To help his divorced neighbor claim a substantial inheritance, a family man poses as her husband. The ruse spills over into his career in advertising, and his recent promotion relies on his wholesome and moral appearance.
A married man enters his boss' apartment to sign papers for a promotion and finds a party of 200 instead. He doesn't fit in, leaves with a woman, spends all night with her, falls in love with her and finds out she's his boss' wife.
Jane Osgood runs a lobster business, which supports her two young children. Railroad staff inattention ruins her shipment, so with her lawyer George, Jane sues Harry Foster Malone, director of the line and the "meanest man in the world".
In post-WW2 France, U.S. Army hospital private Hogan and Captain Lock try to outwit one another on issues such as wooing pretty nurses, accounting for missing medical supplies, organizing unauthorized dances and influencing their C.O.
A sarcastic near-sighted cartoonist, averse to commitment, falls for an eye-catching brunette, a single mother of three and the only woman who can stand his strong anti-feminist opinions, and eventually proposes and moves in with her.
Stanley Ford leads an idyllic bachelor life. He is a nationally syndicated cartoonist whose Bash Brannigan series provides him with a luxury townhouse and a full-time valet, Charles. When he wakes up the morning after the night before - he had attended a friend's stag party - he finds that he is married to the very beautiful woman who popped out of the cake - and who doesn't speak a word of English. Despite his initial protestations, he comes to like married life and even changes his cartoon character from a super spy to a somewhat harried husband. When after several months he decides to kill off Bash's wife in the cartoon, his wife misinterprets his intentions and disappears. Which leads the police to charge him with murder.Written by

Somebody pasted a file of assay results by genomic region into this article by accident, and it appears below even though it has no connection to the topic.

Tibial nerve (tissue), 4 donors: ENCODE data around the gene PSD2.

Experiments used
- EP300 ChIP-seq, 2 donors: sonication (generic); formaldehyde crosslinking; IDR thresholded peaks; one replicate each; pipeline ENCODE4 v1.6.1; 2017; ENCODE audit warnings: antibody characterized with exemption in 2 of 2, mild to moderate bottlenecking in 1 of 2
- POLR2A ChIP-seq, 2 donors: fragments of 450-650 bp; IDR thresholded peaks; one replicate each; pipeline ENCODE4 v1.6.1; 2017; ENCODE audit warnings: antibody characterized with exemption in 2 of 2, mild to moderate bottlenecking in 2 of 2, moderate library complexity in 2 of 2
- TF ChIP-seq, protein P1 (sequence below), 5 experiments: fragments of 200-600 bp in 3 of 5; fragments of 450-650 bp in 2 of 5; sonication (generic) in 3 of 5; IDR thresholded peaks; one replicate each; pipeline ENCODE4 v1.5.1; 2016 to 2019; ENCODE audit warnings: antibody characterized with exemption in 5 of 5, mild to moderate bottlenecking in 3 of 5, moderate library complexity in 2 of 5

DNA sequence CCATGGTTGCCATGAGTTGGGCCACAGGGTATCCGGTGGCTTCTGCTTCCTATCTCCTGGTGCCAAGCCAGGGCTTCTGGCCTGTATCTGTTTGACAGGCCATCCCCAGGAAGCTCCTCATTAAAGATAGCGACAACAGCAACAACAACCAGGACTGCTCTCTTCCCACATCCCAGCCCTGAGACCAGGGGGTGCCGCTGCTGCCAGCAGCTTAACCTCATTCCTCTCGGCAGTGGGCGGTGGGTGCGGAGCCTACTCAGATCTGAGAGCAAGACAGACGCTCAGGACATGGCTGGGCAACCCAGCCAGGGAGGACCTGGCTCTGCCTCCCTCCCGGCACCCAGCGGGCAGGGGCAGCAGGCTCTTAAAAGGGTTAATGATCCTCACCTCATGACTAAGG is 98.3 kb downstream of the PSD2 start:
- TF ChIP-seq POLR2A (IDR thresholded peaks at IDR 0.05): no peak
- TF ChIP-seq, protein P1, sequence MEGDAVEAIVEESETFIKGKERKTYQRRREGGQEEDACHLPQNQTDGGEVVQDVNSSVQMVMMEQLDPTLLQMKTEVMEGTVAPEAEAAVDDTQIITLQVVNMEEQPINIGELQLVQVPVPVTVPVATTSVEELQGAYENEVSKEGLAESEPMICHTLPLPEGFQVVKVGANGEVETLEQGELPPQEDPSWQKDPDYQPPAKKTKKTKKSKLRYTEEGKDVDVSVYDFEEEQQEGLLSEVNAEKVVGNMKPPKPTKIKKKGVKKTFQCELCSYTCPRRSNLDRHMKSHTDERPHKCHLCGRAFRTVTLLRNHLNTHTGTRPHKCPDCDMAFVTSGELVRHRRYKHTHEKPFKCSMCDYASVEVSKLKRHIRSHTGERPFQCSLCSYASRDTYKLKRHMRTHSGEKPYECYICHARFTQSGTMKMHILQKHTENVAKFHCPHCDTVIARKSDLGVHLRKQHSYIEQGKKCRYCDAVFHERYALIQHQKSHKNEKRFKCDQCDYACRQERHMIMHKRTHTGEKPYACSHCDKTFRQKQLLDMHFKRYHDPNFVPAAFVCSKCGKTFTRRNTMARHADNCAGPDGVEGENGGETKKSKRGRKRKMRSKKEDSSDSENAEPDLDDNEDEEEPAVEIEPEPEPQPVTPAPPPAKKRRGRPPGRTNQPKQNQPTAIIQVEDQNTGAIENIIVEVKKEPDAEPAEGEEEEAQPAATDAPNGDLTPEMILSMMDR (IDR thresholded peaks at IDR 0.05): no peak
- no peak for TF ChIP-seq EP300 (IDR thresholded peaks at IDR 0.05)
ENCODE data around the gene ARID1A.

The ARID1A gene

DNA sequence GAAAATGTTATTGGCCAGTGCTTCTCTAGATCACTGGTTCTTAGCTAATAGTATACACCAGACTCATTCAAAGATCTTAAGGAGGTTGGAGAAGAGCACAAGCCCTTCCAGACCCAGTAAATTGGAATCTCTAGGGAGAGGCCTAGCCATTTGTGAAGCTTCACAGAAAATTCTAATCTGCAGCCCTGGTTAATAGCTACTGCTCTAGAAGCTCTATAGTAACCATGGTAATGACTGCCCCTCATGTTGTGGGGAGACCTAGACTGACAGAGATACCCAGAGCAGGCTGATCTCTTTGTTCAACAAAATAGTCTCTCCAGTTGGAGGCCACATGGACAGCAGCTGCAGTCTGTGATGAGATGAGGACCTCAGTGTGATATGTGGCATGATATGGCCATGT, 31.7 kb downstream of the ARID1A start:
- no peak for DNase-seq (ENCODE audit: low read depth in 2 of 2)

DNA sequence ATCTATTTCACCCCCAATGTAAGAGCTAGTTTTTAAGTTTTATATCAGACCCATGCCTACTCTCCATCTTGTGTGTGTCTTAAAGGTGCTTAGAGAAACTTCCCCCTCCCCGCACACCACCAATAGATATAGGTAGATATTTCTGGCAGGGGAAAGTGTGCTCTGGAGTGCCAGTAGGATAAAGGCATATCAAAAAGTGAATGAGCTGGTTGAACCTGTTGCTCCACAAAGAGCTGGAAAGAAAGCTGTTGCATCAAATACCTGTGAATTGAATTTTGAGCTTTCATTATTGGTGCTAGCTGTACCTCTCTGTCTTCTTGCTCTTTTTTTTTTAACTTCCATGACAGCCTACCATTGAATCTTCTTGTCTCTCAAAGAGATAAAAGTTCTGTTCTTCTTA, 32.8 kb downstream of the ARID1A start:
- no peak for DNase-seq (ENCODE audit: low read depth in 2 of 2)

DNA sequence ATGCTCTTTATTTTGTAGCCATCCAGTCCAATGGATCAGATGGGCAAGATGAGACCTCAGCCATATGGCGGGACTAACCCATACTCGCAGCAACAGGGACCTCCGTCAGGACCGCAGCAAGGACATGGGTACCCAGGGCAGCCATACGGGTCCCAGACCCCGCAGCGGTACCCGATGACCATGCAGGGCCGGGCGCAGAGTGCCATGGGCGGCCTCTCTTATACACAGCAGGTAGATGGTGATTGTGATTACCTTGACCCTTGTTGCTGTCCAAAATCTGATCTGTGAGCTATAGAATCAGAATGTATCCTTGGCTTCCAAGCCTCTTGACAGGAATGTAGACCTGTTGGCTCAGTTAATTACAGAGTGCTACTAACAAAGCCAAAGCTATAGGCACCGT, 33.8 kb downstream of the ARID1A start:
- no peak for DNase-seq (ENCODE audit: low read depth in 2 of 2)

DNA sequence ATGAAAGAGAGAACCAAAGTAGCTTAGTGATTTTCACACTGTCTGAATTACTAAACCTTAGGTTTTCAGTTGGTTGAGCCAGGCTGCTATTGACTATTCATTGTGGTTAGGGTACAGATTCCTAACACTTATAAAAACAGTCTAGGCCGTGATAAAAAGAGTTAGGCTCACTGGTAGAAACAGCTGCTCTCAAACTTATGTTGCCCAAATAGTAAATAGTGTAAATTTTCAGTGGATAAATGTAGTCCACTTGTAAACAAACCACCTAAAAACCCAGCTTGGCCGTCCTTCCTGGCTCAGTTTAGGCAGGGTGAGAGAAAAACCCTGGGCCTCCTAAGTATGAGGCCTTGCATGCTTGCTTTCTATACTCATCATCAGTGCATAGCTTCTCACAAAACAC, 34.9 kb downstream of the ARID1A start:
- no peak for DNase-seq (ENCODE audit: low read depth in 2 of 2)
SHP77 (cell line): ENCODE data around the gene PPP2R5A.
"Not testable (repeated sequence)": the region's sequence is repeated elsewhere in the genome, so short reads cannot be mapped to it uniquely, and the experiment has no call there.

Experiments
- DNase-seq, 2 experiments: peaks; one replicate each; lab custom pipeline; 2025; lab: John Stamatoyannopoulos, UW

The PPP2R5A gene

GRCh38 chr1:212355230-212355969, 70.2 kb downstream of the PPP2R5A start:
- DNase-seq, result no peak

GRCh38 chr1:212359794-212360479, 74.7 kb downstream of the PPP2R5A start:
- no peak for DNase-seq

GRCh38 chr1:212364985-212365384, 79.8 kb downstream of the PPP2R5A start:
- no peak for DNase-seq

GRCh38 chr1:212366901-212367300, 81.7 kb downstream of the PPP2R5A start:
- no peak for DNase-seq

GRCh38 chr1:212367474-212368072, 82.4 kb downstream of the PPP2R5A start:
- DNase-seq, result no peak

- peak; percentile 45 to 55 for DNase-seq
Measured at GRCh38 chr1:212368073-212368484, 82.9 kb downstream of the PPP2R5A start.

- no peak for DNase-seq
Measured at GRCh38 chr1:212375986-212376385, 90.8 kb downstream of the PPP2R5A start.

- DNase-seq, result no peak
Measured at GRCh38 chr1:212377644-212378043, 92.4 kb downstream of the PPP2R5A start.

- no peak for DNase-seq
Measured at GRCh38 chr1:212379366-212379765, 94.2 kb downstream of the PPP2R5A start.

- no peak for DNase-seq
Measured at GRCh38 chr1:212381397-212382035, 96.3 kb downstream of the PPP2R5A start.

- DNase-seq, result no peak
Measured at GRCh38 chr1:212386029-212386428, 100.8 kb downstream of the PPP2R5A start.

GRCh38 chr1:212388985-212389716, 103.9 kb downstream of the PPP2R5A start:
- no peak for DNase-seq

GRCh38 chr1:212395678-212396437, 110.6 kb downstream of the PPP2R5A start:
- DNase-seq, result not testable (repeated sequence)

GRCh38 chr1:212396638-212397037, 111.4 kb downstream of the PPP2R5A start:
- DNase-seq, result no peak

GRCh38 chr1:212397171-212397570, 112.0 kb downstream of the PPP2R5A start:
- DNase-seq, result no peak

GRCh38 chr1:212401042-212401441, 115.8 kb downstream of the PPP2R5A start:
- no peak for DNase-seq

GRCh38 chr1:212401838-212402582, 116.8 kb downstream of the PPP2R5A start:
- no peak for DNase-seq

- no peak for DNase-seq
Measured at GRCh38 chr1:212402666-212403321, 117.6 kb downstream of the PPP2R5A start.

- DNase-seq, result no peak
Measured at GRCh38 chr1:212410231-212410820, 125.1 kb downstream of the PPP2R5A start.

In the opening scenes, the same woman in a red skirt and black top can be seen walking past Stanley's house (left to right) twice - firstly when Charles is collecting the newspaper and then when Charles and Stanley are leaving in the car. See more »
I am speaking to you now not as your lawyer but as your friend. Stan, you are a grown man and grown men simply can't, repeat cannot, go around spreading terror on the New York streets at the height of the noon hour accompanied -will you stop just a minute, Stan?- by naked women.
She wasn't naked. She had a diamond in her navel.
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At first, it only says How to Your Wife on the screen, in white letters. Then, the word Murder shows up in red letters in the space between the two rows of text. See more »
I really love this movie and have little to add to the positive comments posted already.
One question though...
As the cartoonist, Jack Lemmon would always act out the scene first with his butler taking pictures Jack would use to draw the comic strip. He did this for the Bash Brannigan diamond caper at the beginning of the movie.
Then, when Jack decided Bash Brannigan should kill off his wife, Jack walked around the city to get the supplies he (Jack) would need to act it out; a mannequin (because he wasn't going to dump his real wife's body in cement), the pills, and a remote control.
Later, in the comic strip, Brash walks around the city and buys a mannequin, pills and a remote control.
So, wasn't it a mistake in logic to show Bash Brannigan in the comic strip saying he would need a mannequin? Bash was not acting it out. He was killing Mrs. Brannigan. Right?
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